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BRISTOL, UK/BOSTON, US: The thickness of growth marks in primary teeth may help identify children at risk for depression and other mental health disorders later in life, according to a study led by researchers at Massachusetts General Hospital (MGH) in Boston using data from a health study conducted in Bristol. The study results may help in developing a tool for identifying children who have been exposed to difficulties early in life—a risk factor for psychological illness—offering support and preventive treatments if necessary.
According to previous studies, children’s exposure to prenatal and perinatal maternal psychosocial distress can have an impact on their brain health across the life course. Not only does the mother’s psychosocial stress almost double the risk of a mental disorder, but also it can become biologically embedded in children and lead to lifelong physiological and neurobiological disorders.
Although a better understanding of risk factors is needed, data such as prenatal medical records are often unavailable, resulting in studies having to rely on retrospective—and subjective—maternal self-reports. Thus, researchers were in need of novel and objective measuring instruments and assumed that primary teeth would be suitable, as the exposure to sources of physical stress, such as poor nutrition or disease, can affect the formation of dental enamel, resulting in pronounced growth lines. These lines may vary, based on the environment and experiences of the child before birth and shortly after; thicker lines indicate elevated stressful life conditions.
“Teeth create a permanent record of different kinds of life experiences,” said senior study author Dr Erin C. Dunn, who is from the Psychiatric and Neurodevelopmental Genetics Unit at the Center for Genomic Medicine at MGH and also an associate professor in the Department of Psychiatry at Harvard Medical School, in a press release.
The research team hypothesised that the width of a particular line—the neonatal line—could serve as an indicator of whether the child’s mother had been exposed to high levels of psychological stress during pregnancy and the early period following birth.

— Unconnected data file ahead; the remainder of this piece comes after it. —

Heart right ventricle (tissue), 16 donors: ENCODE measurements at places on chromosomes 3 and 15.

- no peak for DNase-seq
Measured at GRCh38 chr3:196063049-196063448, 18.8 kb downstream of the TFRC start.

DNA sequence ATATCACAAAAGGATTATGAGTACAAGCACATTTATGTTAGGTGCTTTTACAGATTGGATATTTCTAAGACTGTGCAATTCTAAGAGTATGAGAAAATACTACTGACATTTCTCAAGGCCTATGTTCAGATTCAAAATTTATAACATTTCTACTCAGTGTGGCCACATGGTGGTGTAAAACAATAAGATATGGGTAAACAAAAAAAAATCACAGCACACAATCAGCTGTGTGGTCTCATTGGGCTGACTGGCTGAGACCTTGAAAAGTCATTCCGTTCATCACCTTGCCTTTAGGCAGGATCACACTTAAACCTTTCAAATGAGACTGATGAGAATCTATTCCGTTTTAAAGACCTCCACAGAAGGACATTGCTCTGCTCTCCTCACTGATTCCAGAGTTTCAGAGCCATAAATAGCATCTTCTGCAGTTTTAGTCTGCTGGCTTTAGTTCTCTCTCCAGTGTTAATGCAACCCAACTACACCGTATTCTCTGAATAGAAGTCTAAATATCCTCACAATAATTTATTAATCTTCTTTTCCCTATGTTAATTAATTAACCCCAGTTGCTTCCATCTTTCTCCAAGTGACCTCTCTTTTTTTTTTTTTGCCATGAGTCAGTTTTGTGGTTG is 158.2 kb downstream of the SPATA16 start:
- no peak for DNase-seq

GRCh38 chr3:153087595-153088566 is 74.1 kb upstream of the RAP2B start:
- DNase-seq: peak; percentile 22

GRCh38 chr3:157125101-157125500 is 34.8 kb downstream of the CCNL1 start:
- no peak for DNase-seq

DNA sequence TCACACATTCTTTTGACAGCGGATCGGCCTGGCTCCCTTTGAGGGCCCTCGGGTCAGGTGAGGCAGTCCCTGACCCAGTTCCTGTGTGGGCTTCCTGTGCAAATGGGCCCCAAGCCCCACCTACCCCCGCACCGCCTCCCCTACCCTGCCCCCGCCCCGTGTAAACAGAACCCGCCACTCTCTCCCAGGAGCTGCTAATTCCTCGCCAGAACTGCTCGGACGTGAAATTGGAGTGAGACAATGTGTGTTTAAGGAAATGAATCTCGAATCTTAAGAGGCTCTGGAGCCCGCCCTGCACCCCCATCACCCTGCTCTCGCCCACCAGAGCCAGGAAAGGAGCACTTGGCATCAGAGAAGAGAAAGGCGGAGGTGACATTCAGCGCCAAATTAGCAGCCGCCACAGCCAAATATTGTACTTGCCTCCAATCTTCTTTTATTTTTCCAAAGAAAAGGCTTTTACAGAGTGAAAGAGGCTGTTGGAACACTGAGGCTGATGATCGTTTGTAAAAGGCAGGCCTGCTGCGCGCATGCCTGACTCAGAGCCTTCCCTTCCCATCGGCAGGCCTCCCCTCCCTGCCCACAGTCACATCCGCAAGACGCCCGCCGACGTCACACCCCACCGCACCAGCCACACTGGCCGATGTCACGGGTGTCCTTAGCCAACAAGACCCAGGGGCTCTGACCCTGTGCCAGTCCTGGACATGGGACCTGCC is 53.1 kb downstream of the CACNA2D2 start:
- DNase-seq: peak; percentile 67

“Teeth create a permanent record of different kinds of life experiences”
— Dr Erin C. Dunn, MGH
To test their hypothesis, the researchers used microscopes to analyse 70 exfoliated primary canine teeth collected from 70 children aged 5 to 7 enrolled in the Avon Longitudinal Study of Parents and Children based at the University of Bristol. In addition, the mothers completed questionnaires that investigated four factors that are known to affect child development: stressful events in the prenatal period, maternal history of psychological problems, neighbourhood quality and level of social support.
It was found that children whose mothers had suffered from severe depression or other psychiatric problems throughout their lives, as well as children whose mothers had experienced depression or anxiety at 32 weeks of pregnancy, were more likely to have thicker neonatal lines than other children. In contrast, children of mothers who had received a great deal of social support shortly after pregnancy were more likely to show thinner neonatal lines. These results were maintained, even after the research team took other factors that are known to influence neonatal lines into account.
According to Dr Dunn, up until now it has not been clarified what influences the formation of the neonatal line. One possible explanation is that mothers who experience anxiety or depression produce higher amounts of cortisol, interfering with the cells responsible for enamel creation. Another explanation could be systemic inflammation, she added. Dr Dunn believes that, if the present research findings can be replicated in a larger study, the neonatal line and other tooth grow markers may be used in the future to identify children who have been exposed to early life adversity. She said: “Then we can connect those kids to interventions so we can prevent the onset of mental health disorders, and do that as early on in the lifespan as we possibly can.”
The study, titled “Association of maternal stress and social support during pregnancy with growth marks in children’s primary tooth enamel”, was published in the November 2021 issue of JAMA Network Open.